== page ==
Under certain circumstances the counterparty of the company is protected against the consequences of a defect in the authority of a signatory. The counterparty can make an appeal on the appearance of authority (schijn van vertegenwoordigingsbevoegdheid). A successful appeal results in the company being bound by the relevant legal act. Appearance of authority may be construed on the basis of the statements or the conduct of the unauthorized person and a reasonable assumption by the counterparty that the unauthorized person was authorized to represent the company. The reasonableness of the assumption must be assessed on the basis of the relevant circumstances. Often, this implies that the company is in one way or another (partly) responsible for the appearance of authority.

The Supreme Court ruling does not provide new rules but is new in the sense that it has explicitly confirmed that appearance of authority can be based on facts and circumstances which have occurred after completion of the relevant act and is not solely based on the facts which occurred before or during completion of the relevant legal act.

Related news

03.04.2020 NL law
COVID-19 and the Financial Markets

Short Reads - As COVID-19 spreads across the globe, companies face various legal issues related to the disease and its spread. These issues result in disruption to business, alongside the related regulatory and contractual implications. The crisis is severely affecting financial institutions and financial markets too. Both the Dutch and European financial regulators are closely monitoring the situation given the continuing impact of the COVID-19 pandemic on the financial markets.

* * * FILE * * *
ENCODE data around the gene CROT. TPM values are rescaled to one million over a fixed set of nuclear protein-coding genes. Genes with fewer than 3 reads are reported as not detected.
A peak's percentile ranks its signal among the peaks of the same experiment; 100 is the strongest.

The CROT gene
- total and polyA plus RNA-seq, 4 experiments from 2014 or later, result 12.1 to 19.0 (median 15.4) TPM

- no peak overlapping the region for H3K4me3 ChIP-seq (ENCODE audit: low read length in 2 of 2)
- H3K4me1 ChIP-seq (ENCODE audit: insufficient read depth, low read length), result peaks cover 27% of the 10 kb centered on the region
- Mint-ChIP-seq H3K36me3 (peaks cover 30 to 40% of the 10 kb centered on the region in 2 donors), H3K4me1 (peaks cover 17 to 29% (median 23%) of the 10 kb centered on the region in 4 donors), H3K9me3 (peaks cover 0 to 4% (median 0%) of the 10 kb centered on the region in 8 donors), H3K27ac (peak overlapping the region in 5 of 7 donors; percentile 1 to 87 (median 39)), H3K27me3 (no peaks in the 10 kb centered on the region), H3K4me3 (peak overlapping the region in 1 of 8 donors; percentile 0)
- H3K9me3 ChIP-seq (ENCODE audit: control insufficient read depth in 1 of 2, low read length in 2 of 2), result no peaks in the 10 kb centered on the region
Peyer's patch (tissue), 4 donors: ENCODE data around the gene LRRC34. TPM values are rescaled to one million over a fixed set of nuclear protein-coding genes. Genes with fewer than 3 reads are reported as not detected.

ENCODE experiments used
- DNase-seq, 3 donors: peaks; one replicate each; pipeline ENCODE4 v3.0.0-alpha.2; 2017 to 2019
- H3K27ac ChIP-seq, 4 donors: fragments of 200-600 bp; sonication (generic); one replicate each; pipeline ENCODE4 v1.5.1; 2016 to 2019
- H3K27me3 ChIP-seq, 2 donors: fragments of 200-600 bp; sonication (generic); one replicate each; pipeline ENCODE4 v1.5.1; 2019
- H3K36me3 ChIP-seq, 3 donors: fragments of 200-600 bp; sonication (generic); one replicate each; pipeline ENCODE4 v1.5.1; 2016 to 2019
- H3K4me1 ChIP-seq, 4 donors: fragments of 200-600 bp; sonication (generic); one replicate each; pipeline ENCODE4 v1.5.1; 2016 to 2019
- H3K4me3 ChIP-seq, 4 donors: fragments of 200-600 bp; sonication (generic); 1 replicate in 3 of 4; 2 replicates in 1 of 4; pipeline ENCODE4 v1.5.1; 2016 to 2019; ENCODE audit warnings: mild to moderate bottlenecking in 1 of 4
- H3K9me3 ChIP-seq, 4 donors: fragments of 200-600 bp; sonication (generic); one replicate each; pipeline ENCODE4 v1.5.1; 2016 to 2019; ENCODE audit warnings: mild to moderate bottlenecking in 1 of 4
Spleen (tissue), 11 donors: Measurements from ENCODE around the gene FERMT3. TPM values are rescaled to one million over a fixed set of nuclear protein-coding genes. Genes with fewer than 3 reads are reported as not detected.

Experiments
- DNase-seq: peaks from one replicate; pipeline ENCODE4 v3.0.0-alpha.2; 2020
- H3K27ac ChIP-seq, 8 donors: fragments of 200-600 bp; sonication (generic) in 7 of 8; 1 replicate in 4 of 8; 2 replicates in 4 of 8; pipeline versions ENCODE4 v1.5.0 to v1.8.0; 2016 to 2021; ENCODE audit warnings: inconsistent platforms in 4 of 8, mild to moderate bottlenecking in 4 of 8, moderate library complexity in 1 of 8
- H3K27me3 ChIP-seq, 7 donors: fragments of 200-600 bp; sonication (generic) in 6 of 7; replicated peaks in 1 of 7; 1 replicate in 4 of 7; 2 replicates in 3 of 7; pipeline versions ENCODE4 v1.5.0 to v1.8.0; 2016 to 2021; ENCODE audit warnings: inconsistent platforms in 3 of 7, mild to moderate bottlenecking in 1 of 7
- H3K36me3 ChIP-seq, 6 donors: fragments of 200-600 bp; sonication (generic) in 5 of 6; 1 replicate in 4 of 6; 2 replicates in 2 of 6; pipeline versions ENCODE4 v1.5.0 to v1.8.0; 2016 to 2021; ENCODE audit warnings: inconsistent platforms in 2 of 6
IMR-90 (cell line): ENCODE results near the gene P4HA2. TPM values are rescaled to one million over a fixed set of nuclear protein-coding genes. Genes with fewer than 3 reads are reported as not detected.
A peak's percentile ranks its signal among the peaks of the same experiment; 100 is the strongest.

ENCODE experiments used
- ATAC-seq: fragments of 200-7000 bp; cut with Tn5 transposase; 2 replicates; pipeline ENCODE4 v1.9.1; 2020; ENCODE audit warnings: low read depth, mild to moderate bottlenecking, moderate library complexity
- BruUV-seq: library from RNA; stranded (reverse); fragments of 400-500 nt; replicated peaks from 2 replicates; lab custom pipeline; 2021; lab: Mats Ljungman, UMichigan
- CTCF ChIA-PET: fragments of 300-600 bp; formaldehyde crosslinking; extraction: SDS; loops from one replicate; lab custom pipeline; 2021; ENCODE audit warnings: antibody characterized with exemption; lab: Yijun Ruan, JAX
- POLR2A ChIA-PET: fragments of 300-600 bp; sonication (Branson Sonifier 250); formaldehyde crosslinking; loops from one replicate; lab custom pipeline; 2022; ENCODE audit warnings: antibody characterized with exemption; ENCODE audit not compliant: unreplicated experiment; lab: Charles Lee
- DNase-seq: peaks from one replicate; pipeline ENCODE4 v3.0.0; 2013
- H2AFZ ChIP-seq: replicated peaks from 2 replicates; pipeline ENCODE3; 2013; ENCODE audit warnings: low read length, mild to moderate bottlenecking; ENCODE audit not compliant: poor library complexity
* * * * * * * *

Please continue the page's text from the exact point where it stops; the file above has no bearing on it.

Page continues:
Read more

31.03.2020 BE law
Will the COVID-19 pandemic have an impact on financial covenants?

Short Reads - In the Benelux and wider European market, many leveraged credit agreements still include certain financial covenants (including leverage covenants, interest and cashflow covers, etc.). All of these covenants rely (directly or indirectly) on the operational performance of a company (EBITDA). As it is expected that the coronavirus outbreak will negatively affect the operations of companies in a wide variety of sectors, any consequent breaches of financial covenants are likely inevitable.

Read more

21.02.2020 NL law
Podcast: Data en financiële instellingen

Short Reads - In deze podcast praten Roderik Vrolijk en Frederiek Fernhout van Stibbe in Amsterdam en Joran Iedema van Stibbe StartsUP-deelnemer Dyme over Fintech, PSD2 en het gebruik van data door financiële instellingen. Aan de ene kant biedt nieuwe regelgeving zoals PSD2 nieuwe mogelijkheden, aan de andere kant neemt de regeldruk en het toezicht op bescherming van persoonsgegevens toe.

Read more

18.03.2020 EU law
Stibbe: COVID-19

Short Reads - In view of the developments concerning the coronavirus, we hereby inform you of our business operations and the measures we take to ensure the continuity of our services to you.

Read more

This website uses cookies. Some of these cookies are essential for the technical functioning of our website and you cannot disable these cookies if you want to read our website. We also use functional cookies to ensure the website functions properly and analytical cookies to personalise content and to analyse our traffic. You can either accept or refuse these functional and analytical cookies.

Privacy – en cookieverklaring